The goal of this guide is to let you build your own flashable firmware in as few simple steps as possible. It is intended for Windows users and users who already have a Debian or Ubuntu server. You are required to have a 64 bit version of Windows and at least 8 GB free disk space. Setting up for building on a Mac will be very similar (Virtualbox is available), but I don't have one so I can't test it.
The main advantage of building your own firmware is that it compresses the files, so that you will have room for much more stuff. It is particularly noticeable on routers with 16 MB flash RAM or less. It also lets you change some options that can only be changed at build time, for instance the features included in BusyBox and the block size of SquashFS. Larger block size will give better compression, but may also slow down the loading of files.
If you already have a Debian/Ubuntu server you can skip to part 2.
As an alternative to setting up a virtual machine, Windows 10 users can install Ubuntu from Microsoft Store and skip to part 2. Make sure to run these commands after installation:
sudo apt-get update sudo apt-get upgrade
Disabling the virus scanner will speed up the compilation but Virtualbox is faster still.
This program will let you run a virtual Linux server on you Windows based computer. Download version 5.1.30 (apparently 5.2.0 has some problems with Linux) from virtualbox.org and install using default settings.
The interface for changing the keyboard is a bit weird, but you can find the correct place like this:
From now on, whenever you should be in the terminal to type a command the syntax will look like this:
meaning you should type ls -l and press enter (try it). Follow up questions with obvious answers like typing the passsword (osboxes.org) og confirming with y will not be included specifically in this guide. Cut and paste will unfortunately not work at this moment.
su - nano /etc/apt/sources.list
You are now editing the list of servers to get updates from.
deb http://deb.debian.org/debian/ stretch main contrib deb-src http://deb.debian.org/debian/ stretch main contrib
apt-get update apt-get dist-upgrade reboot
Log in and open the terminal again when it has rebooted.
su - apt-get install linux-headers-amd64 make sudo
Click Devices, select the last option (Install Guest Additions). The automatic install does not seem to work, so it doesn't matter if you select cancel or run.
sh /media/cdrom/VBoxLinuxAdditions.run reboot
Now you can change to a higher resolution so you get a larger window if you like:
And lastly (hopefully you can cut and paste now)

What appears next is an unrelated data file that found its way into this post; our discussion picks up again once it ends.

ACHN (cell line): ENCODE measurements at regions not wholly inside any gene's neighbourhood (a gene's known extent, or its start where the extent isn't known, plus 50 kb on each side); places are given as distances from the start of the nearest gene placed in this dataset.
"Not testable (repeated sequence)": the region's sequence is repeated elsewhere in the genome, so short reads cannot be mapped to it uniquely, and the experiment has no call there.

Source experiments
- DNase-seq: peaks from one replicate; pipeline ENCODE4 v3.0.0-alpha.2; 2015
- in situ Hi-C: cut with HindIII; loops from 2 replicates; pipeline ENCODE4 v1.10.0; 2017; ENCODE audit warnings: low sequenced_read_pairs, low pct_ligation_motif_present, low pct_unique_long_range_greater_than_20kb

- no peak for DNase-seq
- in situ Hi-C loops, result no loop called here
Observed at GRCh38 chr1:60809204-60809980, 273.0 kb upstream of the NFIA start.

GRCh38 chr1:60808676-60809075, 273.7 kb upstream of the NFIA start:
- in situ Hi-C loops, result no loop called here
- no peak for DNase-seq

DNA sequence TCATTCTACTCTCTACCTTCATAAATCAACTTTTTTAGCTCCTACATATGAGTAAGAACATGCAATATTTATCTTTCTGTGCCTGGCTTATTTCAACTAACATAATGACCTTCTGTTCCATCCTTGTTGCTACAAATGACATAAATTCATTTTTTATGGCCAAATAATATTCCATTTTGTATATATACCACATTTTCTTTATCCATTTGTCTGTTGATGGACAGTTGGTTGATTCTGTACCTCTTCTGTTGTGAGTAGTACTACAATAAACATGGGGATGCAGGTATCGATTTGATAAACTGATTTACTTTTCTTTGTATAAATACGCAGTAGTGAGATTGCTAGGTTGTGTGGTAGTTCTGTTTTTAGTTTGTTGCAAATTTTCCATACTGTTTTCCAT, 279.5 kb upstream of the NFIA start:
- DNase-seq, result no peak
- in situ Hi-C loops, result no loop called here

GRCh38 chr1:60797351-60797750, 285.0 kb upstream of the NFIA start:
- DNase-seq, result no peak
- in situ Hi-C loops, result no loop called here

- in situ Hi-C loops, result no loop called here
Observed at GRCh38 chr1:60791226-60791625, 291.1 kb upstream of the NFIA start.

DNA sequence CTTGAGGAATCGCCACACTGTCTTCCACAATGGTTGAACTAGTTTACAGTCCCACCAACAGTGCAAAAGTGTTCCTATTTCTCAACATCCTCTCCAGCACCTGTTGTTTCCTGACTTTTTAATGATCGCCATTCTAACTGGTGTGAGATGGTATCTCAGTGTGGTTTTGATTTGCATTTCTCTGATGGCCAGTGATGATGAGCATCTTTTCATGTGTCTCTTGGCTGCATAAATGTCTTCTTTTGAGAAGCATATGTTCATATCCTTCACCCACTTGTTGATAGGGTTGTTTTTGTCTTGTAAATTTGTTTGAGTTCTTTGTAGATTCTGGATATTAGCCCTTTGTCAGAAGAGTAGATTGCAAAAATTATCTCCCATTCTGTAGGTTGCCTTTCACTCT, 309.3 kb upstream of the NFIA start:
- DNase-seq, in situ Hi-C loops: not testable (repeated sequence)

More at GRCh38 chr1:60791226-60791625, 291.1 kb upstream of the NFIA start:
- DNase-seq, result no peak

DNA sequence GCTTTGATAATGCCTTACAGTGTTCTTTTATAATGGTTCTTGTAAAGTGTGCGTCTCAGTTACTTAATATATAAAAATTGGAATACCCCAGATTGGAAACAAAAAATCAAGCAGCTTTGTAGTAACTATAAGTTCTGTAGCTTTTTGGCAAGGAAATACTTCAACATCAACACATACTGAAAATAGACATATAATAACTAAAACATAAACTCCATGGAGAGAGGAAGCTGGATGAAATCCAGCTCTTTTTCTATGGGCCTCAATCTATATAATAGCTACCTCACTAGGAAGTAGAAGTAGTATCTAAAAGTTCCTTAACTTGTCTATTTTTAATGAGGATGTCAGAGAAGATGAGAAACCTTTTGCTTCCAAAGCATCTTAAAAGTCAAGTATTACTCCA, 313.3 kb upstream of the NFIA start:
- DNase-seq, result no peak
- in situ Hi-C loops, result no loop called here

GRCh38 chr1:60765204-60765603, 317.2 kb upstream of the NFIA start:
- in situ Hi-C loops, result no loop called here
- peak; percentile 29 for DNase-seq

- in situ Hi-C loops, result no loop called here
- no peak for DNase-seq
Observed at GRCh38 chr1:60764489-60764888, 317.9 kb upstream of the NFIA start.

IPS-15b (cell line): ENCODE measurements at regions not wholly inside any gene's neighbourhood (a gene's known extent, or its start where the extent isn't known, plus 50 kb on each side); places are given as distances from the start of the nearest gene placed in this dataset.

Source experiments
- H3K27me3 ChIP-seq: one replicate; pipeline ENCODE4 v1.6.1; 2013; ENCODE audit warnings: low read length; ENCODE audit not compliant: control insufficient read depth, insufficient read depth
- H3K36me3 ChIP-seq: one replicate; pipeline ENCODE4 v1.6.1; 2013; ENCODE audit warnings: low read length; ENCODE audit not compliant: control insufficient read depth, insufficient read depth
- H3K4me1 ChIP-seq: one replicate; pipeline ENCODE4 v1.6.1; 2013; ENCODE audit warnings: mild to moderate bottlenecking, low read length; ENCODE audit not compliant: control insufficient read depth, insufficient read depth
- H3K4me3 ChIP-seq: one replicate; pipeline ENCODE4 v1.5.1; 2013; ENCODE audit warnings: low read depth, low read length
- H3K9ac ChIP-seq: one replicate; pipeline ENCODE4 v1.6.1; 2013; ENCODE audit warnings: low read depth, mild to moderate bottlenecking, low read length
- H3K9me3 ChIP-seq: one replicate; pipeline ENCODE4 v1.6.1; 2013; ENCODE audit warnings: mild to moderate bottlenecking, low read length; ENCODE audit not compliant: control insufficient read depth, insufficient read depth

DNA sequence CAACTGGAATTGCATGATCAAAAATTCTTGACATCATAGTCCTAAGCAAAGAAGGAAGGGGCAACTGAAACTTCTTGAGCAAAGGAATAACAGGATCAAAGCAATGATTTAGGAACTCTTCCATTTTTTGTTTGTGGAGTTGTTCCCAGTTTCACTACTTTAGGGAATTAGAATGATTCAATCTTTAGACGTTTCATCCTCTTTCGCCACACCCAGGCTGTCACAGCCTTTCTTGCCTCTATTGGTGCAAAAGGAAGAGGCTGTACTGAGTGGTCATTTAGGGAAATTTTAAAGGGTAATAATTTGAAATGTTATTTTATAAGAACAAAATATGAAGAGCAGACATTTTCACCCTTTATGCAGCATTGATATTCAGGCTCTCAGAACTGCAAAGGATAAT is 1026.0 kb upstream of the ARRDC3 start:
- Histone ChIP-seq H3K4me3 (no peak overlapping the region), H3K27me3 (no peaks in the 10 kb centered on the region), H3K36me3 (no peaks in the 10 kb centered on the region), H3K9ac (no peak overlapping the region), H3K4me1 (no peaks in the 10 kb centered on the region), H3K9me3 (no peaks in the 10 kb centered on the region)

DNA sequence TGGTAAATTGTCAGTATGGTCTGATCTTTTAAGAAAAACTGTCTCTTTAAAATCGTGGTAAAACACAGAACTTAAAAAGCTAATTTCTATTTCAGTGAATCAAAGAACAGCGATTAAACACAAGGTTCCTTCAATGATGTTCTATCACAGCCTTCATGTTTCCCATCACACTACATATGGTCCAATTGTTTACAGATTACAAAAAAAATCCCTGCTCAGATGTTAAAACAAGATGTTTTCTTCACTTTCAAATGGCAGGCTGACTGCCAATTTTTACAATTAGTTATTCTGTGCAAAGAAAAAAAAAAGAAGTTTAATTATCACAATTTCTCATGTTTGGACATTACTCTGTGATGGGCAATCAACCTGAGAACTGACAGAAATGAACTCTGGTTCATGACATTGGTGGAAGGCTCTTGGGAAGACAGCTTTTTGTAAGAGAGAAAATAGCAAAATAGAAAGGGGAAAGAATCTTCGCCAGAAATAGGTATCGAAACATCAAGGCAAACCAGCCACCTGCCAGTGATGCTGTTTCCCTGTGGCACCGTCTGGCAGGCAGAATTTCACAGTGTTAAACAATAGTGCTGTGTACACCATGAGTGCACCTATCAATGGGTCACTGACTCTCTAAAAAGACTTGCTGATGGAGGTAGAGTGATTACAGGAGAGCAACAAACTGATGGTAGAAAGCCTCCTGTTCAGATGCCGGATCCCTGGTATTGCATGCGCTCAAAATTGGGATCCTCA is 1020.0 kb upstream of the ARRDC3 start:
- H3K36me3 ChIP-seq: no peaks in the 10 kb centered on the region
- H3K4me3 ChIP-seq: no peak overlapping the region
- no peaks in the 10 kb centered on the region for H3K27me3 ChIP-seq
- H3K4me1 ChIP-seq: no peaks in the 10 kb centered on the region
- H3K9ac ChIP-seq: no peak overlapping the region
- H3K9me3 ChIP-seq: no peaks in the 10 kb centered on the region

su - adduser osboxes sudo echo ' osboxes ALL=(ALL) ALL' >> /etc/sudoers exit
Your virtual Debian server should now be set up correctly for following the rest of the guide. Congratulations. As a bonus, you now have a fully functional Linux computer that you can use for anything, and with the added safety of running it as a virtual machine. If you let the resolution match your monitor and select View/Full-screen mode there is almost no difference from a standalone Linux computer.
Use the Quick Image Building Guide for the initial checkout, but to get the stable version you need to do this after you run “cd lede”:
This will give you a list of tags names for releases. Check out the one you want like this:
git checkout <tag name>
Then continue following the Quick Image Building Guide
You select a package using space one or more times. When you select something, always make sure it has a * and not an M in the selected field. * means it will be included in the image, while M means that it will only create a package for it, which kind of defeats the point of following this guide.
Except for choosing the target I suggest that you don't mess with the options above Base system. Also, in general, don't uncheck anything that is selected by default unless you really know what you're doing. If something is selected with “-*-” (so you can't uncheck it) it is because something else depends on it.
Instructions on how to include config files in the image (for instance from the backup you can download from the router): Custom files
when you have selected what you want. This will take a very long the first time. Don't use the -j option mention in the guide, it is asking for trouble.
If it completes without errors you should now have images. You can list the generated files using this command:
ls -l bin/targets/*/*/
You can copy the image files to your shared Windows path:
sudo cp bin/targets/*/*/* /media/sf_Shared
Important: Make sure the image is at least about 500 KB less than the total amount of flash ROM, as some space is needed for configuration and other data. The absolute limit will vary depending on router model and how much configuration data you want to store. You can get an indication by being on the safe side the first time, and then check how much free space there is when you have installed it.